Advantages of a manual espresso machine
Manual espresso machines have fallen out of favor over the past 50 years or so as automated espresso machines have made the brewing process simpler. But if you’re the kind of person who prefers a masterful, perfect espresso shot over an on-demand shot, then a manual brewer may be the right choice for you.
The main advantage of manual espresso machines is that you’re in complete control of the brewing process. You can decide exactly how much ground coffee should go inside the espresso press, and how much water to use with it. If you want to really get into the weeds, you can even control the temperature of water that you’re using with your manual espresso machine.
Learning how to make espresso manually can be a lot of work because of all this freedom, but that’s an advantage in and of itself. The process of mastering your espresso shot can be extremely rewarding, and it’s a skill that you can pride yourself on every morning.
Many people also like manual espresso machines because of the way they look. Lever machines like the ROK, Flair, and La Pavoni models in particular have a unique aesthetic that harkens back to classic machines of the 20th century. You won’t get that clean, metal look even with the fanciest automated espresso machine.
Yes, manual espresso shots do have some drawbacks – you’ll probably make a lot of poor espresso shots before you master the process, for example. But, if you’re the type of person who appreciates a perfect espresso shot, then it’s hard to beat the classic manual espresso machine.
Features to consider before you buy
Manual espresso machines all work to meet the same goal of producing a concentrated, perfect shot of espresso. But, they often go about the process in different ways. Here, we’ll take a look at the features that differentiate manual espresso machines and explain how these features can impact your brewing process.
There are two styles of manual espresso machines: lever machines and pump machines. The main difference between them is how they generate water pressure, but this leads to significant differences in the brewing process.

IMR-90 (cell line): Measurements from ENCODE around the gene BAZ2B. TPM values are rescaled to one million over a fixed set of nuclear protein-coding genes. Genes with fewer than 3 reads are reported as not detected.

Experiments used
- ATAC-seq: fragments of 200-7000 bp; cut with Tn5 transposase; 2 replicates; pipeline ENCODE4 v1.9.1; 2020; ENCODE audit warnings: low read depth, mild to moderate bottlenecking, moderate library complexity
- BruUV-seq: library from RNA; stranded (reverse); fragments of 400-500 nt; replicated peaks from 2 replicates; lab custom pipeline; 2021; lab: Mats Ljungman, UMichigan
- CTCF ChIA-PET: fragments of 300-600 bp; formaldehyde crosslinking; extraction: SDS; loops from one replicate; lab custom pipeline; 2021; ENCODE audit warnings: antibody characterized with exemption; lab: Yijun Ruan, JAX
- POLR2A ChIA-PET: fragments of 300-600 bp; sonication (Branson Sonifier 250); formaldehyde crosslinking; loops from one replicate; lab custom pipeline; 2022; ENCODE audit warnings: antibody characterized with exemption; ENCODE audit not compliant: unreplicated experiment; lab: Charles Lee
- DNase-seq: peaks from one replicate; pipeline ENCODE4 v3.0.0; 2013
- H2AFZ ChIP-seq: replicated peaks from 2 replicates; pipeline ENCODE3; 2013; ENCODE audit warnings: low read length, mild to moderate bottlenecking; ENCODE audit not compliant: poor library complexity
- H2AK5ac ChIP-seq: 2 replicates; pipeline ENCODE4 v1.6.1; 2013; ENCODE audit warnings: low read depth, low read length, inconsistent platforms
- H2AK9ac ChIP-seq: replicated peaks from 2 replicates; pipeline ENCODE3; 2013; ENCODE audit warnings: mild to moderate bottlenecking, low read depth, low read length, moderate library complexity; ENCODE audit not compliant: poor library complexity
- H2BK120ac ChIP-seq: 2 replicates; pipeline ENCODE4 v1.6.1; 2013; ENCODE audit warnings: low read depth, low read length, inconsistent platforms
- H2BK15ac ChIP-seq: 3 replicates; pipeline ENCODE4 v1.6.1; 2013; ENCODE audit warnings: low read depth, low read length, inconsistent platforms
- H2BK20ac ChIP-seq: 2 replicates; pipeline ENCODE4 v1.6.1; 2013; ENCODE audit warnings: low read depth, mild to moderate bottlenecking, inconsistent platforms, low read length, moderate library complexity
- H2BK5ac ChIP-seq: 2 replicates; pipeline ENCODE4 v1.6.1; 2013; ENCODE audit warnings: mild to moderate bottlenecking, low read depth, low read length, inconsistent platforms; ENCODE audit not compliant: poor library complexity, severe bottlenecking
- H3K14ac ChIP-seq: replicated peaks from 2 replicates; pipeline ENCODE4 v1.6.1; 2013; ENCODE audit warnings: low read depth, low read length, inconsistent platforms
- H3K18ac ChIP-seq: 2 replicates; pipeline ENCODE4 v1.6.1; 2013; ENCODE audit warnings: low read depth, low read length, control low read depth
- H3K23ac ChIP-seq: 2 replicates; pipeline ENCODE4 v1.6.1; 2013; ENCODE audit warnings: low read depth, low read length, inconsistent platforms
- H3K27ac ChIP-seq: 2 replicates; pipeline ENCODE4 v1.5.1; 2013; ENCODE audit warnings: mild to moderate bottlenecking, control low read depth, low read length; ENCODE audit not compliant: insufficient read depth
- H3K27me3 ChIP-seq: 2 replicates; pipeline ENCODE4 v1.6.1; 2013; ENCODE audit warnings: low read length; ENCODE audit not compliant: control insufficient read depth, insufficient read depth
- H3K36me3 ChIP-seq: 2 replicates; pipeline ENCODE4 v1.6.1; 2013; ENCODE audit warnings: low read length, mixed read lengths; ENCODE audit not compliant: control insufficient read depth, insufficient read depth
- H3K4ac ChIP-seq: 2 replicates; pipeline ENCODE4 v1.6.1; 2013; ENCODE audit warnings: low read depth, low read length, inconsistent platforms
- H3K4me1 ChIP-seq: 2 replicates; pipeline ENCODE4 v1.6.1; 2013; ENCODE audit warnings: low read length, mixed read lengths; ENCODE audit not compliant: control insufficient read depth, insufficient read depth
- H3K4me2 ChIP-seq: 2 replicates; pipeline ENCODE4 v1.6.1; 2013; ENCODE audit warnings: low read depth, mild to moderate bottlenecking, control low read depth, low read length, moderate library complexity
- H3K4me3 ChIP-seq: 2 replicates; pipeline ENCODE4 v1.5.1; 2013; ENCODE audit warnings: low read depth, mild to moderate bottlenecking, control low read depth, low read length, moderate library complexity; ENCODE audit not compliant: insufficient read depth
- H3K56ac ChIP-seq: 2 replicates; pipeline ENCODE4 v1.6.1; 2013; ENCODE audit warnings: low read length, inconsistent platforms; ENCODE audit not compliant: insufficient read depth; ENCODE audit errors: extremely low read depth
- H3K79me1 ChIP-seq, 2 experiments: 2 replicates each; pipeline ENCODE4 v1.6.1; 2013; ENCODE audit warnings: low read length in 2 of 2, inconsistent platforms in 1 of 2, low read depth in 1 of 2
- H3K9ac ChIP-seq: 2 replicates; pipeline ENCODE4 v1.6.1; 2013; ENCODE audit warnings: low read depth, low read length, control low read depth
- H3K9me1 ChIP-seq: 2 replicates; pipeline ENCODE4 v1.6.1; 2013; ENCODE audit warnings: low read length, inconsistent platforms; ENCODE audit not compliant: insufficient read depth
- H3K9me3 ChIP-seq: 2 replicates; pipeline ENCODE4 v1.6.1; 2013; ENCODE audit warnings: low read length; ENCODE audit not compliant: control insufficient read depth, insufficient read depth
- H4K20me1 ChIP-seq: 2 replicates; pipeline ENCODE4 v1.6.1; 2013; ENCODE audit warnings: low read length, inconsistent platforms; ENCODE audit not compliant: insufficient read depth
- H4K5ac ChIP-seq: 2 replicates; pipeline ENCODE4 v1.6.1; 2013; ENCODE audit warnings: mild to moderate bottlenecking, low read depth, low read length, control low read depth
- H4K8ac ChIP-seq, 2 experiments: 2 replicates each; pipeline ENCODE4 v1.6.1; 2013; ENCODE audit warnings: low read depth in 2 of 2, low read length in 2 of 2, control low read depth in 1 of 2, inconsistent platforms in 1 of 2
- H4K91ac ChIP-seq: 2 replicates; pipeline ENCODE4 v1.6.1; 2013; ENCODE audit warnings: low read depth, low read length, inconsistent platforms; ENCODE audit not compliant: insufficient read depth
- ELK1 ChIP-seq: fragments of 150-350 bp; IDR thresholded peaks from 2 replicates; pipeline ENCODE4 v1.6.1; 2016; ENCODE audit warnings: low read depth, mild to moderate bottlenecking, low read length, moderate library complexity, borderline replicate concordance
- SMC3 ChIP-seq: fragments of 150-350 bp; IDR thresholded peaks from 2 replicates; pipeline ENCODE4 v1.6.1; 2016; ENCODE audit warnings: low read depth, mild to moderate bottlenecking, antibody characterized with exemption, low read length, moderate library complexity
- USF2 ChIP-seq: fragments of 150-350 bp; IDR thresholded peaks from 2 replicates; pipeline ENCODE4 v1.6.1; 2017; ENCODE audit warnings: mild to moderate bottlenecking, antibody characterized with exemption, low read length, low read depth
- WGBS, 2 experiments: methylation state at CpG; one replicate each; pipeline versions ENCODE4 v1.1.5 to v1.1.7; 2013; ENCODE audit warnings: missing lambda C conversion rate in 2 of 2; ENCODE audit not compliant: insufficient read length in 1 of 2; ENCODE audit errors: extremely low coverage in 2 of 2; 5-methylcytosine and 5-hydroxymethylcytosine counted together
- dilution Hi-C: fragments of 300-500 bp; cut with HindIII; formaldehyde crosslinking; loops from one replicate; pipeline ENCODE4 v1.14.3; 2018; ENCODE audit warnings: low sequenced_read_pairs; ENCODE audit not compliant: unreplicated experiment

Lever espresso machines like the La Pavoni model have a tank in which water is heated to a boil to achieve pressurization. This pressure is important, since it forces the water up into the head from which you can then use the lever to push the hot water through your coffee grounds. With this style of lever espresso maker, you can make multiple espresso shots in a row by using the already hot water in the tank and simply changing out the coffee grounds.
Alternatively, newer lever machines like the Flair and ROK models require you to heat water separately and then pour it into a piston. With any lever espresso machine, there are a lot of variables – including the speed at which you lower the lever to push water through your coffee grounds. However, you can’t always control the water temperature, since it needs to be brought to a boil for pressurization to occur.
Pumping espresso machines like the WACACO and STARESSO models separate the heating units and pressurization step by allowing you to manually pump the water. So, you can actually control the temperature of your water since it doesn’t necessarily need to be boiling. The downside is that these types of coffee machines typically have a much smaller capacity, so that you can only heat a few ounces of water at a time. But, having a pump also reduces the fatigue on your arms if you need to make multiple shots in a row.
The capacity of your manual espresso machine’s water tank is important if you plan to make multiple shots in a row. Most pumping machines can only handle enough water for one shot, so you’ll need to add water, heat, and pump for every shot. That’s also true for newer lever machines like the ones from ROK and Flair, although you can heat your water in a pot so you don’t have to worry about reheating water for every individual shot.
Pressurized lever espresso machines like the La Pavoni model have a tank that’s big enough for 10 shots or more, and you can keep pouring espresso shots until the tank runs out. The downside, though, is that you have to fill the entire reservoir each time and heating it can take 10–15 minutes.
Manual espresso machines aren’t cheap, so it’s important to look for a model that’s made of high-quality materials that will last for a lifetime or longer. Lever espresso machines are typically made from steel, which makes them extraordinarily durable. In fact, these machines can be passed down through generations if you take care of them properly.
Pumping manual espresso machines should also be quite durable, although the pumping can eventually cause a gasket to fail that lets pressure out of the system. They are made from hard plastic resin on the outside, but have steel parts on the inside that can resist heat and won’t leach anything into your hot water.
Which coffee to use